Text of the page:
[0018] FIG. 4B illustrates a center hub for a gas elimination apparatus for use in an IV delivery system, according to some embodiments.

[0019] FIG. 4C illustrates a detail of a gas elimination apparatus for use in an IV deliver - system, according to some embodiments.

[0020] FIG. 5 illustrates a flowchart in a method for delivering a fluid medication with an IV delivery system, according to some embodiments.

[0021] FIG. 6A illustrates a perspective of a gas elimination apparatus for use in an IV delivery- system, according to some embodiments.

[0022] FIG. 6B illustrates a cross-section of a gas elimination apparatus for use in an IV delivery system, according to some embodiments.

[0023] FIG. 6C illustrates a cross-section of a gas elimination apparatus for use in an IV delivery system, according to some embodiments.

[0024] FIG. 6D illustrates a cross-section of a gas elimination apparatus for use in an IV delivery system, according to some embodiments.

[0025] FIG. 7A illustrates a support cage including a membrane, according to some embodiments.

[0026] FIG. 7B illustrates the support cage of FIG. 7 A including a flow diversion member cutout, according to some embodiments.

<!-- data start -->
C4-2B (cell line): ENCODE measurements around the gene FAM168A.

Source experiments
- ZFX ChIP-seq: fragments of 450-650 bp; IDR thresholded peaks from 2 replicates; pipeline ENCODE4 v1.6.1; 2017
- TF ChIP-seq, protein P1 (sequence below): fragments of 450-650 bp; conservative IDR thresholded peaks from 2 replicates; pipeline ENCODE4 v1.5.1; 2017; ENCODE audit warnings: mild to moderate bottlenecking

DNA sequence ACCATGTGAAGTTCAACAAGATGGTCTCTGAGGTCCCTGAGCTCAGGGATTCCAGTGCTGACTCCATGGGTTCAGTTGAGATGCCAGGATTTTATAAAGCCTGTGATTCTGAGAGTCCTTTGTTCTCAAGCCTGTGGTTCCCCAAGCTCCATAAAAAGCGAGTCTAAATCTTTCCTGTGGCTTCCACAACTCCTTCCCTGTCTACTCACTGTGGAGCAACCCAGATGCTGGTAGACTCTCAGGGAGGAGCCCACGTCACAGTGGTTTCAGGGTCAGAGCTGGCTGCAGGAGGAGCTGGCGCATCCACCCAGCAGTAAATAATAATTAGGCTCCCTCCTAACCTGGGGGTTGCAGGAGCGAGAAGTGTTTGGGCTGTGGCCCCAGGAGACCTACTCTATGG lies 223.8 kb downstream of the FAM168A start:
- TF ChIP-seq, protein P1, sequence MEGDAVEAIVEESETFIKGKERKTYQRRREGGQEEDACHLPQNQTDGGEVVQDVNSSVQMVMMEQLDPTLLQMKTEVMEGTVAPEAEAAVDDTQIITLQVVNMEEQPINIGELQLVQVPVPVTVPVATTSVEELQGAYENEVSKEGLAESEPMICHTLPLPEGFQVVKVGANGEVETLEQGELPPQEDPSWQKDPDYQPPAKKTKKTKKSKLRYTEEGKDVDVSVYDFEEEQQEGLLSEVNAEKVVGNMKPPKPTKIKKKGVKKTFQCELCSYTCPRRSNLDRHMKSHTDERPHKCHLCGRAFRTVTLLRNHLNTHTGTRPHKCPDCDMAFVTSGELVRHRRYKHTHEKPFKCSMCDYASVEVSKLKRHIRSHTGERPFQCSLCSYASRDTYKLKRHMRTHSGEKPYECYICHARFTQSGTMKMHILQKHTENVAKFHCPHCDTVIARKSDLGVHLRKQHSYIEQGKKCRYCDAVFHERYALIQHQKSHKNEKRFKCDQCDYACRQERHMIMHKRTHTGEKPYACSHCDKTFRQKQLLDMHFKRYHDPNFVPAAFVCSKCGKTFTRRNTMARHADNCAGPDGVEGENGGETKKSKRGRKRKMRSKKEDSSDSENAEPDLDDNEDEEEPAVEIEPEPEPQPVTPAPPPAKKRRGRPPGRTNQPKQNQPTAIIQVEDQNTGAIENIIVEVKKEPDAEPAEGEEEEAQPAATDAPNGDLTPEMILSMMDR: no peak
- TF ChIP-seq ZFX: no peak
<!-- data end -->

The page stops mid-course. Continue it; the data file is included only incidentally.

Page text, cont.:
[0027] FIG. 7C illustrates a cross-section of a gas elimination apparatus with a flow diversion member, according to some embodiments. [0028] FIG. 7D illustrates a perspective of a flow diversion member used in a gas elimination apparatus, according to some embodiments.

[0029] FIG. 7E illustrates a side view of the flow diversion member of FIG. 7D, according to some embodiments.

[0030] FIG. 8A illustrates a support cage of a gas elimination apparatus, including a flow diversion member cutout, according to some embodiments.

[0031] FIG. 8B illustrates a cross-section of a gas elimination apparatus with a flow diversion member, according to some embodiments.

[0032] FIG. 8C illustrates a perspective of a flow diversion member used in a gas elimination apparatus, according to some embodiments.

[0033] FIG. 8D illustrates a side view of the flow diversion member of FIG. 8C, according to some embodiments.

[0034] FIG. 9A illustrates a perspective of a support cage for a gas elimination apparatus including a flow diversion member cutout, according to some embodiments.

[0035] FIG. 9B illustrates a top view of the flow diversion member of FIG. 9A, according to some embodiments.

[0036] FIG. 9C illustrates a side view of the flow diversion member of FIG. 9 A, according to some embodiments.

[0037] FIG. lOA illustrates a side view of a support cage for a gas elimination apparatus including a flow diversion member cutout, according to some embodiments.

[0038] FIG. 10B illustrates a top view of the flow diversion member of FIG. 1 OA, according to some embodiments.

[0039] FIG. IOC illustrates a side view of the flow diversion member of FIG. 10A, according to some embodiments. [0040] FIG. 11 illustrates a gas venting valve for use in a gas elimination apparatus, according to some embodiments.